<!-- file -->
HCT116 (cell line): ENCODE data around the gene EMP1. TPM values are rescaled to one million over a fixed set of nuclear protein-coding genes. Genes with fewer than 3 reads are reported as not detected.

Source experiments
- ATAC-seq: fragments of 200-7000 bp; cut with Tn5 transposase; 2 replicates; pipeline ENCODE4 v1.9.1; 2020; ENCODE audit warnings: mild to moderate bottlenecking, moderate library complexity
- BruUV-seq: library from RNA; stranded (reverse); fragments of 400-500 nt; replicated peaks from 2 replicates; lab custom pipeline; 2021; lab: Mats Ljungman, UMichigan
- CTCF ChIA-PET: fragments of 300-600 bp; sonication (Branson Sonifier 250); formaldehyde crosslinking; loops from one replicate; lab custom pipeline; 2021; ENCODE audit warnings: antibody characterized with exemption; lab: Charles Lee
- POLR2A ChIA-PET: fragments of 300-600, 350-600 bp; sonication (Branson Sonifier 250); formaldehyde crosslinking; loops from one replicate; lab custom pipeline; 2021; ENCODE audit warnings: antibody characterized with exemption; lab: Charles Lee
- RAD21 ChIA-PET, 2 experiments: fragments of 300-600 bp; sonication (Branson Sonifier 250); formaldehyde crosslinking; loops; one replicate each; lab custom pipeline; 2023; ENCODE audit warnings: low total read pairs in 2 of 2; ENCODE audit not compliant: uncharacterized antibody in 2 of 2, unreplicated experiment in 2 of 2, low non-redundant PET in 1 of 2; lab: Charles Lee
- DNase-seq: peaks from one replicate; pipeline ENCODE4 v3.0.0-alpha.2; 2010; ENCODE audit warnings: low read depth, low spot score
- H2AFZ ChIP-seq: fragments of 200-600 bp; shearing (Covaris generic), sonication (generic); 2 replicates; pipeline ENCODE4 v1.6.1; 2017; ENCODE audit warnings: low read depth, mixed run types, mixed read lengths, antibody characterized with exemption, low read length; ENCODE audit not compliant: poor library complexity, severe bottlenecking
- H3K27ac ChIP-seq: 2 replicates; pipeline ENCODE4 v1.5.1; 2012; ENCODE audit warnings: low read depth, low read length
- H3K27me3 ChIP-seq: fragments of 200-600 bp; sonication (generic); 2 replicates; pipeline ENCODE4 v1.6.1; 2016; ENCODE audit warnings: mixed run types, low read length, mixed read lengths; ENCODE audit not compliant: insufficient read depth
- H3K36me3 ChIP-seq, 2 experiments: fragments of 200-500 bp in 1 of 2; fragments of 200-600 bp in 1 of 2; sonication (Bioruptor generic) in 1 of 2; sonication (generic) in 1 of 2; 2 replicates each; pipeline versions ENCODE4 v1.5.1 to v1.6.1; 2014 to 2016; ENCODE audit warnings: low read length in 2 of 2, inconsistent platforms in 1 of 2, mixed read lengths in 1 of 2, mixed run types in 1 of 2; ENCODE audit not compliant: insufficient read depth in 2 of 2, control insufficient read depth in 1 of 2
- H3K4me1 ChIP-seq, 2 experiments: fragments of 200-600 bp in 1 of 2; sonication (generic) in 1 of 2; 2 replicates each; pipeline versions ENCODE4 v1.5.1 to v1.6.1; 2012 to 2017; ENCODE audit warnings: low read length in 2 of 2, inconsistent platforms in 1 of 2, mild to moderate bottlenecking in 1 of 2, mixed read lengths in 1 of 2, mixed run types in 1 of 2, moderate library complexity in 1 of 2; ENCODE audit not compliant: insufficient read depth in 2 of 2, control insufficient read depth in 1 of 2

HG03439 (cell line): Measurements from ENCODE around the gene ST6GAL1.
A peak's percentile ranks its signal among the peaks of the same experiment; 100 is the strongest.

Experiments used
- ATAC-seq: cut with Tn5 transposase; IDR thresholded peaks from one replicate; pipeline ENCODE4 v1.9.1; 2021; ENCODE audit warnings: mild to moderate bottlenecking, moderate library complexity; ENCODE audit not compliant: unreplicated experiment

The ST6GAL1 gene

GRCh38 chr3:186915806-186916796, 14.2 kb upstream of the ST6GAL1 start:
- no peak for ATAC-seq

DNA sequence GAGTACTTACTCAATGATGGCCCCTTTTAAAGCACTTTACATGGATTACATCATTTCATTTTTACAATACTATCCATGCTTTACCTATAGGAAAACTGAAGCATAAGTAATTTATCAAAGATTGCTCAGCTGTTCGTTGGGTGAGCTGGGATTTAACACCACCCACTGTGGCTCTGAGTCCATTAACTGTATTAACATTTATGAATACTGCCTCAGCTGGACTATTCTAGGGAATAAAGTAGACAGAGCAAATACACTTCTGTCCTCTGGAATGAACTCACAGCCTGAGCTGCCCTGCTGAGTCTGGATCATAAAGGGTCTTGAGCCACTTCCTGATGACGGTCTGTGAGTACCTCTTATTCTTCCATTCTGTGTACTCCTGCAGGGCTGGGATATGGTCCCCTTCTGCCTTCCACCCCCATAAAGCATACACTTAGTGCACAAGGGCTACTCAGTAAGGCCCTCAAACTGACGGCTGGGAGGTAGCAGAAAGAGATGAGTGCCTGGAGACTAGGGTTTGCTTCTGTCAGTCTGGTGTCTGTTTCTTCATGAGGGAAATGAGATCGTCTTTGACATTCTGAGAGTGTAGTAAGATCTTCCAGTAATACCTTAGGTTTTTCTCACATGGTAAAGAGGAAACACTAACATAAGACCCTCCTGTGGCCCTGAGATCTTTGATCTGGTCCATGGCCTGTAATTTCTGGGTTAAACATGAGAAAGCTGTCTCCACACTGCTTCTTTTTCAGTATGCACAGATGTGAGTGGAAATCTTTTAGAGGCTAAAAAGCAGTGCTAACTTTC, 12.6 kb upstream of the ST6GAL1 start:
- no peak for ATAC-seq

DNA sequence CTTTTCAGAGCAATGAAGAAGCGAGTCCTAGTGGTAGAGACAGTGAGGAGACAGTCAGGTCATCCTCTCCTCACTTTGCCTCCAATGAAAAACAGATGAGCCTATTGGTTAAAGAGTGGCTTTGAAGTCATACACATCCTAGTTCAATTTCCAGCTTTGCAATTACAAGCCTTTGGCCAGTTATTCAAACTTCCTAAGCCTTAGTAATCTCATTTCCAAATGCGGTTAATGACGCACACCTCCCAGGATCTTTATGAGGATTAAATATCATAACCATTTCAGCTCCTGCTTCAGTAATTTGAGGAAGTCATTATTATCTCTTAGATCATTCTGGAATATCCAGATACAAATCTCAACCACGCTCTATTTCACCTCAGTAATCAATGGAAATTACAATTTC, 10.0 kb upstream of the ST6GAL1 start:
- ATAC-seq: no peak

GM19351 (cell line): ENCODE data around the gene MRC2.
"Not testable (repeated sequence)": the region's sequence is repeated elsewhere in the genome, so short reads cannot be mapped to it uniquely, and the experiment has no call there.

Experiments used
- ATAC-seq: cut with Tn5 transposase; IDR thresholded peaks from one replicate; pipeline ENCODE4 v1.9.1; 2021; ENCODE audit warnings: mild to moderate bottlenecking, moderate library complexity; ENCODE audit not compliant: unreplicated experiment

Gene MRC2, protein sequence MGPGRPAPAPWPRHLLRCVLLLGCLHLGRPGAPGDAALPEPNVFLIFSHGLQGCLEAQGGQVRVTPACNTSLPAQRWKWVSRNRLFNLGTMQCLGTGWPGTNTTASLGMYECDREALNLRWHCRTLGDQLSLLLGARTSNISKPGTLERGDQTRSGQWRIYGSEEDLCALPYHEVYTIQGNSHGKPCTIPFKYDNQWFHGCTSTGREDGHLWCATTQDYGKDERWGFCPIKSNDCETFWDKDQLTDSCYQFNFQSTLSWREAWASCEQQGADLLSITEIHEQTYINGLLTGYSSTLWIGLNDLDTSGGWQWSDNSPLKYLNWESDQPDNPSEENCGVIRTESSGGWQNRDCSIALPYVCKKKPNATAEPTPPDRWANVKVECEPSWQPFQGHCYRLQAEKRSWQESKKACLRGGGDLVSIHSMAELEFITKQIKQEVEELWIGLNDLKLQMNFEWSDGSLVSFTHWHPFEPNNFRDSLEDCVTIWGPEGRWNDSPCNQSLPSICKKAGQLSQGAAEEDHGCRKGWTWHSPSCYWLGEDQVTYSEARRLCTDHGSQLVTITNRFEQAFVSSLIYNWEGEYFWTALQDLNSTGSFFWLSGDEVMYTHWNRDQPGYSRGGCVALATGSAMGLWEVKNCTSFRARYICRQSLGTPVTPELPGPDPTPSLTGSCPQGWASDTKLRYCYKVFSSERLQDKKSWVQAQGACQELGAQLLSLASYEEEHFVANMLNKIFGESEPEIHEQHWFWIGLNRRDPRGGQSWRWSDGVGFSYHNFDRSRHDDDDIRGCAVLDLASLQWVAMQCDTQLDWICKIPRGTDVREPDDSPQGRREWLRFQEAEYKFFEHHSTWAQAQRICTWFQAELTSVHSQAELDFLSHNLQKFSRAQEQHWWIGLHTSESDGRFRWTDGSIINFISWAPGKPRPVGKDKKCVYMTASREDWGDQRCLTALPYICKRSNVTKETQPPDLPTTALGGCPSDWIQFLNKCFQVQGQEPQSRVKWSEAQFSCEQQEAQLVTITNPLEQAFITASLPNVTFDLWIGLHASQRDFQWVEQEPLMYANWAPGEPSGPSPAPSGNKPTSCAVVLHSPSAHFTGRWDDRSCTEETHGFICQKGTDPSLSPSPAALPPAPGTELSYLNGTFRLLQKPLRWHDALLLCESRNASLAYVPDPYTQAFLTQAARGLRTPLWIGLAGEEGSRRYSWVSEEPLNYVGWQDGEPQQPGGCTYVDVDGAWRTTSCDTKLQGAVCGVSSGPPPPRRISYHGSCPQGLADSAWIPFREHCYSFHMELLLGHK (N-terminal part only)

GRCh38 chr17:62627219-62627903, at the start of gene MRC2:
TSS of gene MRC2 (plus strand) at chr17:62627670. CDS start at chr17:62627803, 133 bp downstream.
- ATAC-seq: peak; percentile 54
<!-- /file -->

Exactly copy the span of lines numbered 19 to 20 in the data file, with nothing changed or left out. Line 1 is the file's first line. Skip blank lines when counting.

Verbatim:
GRCh38 chr3:186915806-186916796, 14.2 kb upstream of the ST6GAL1 start:
- no peak for ATAC-seq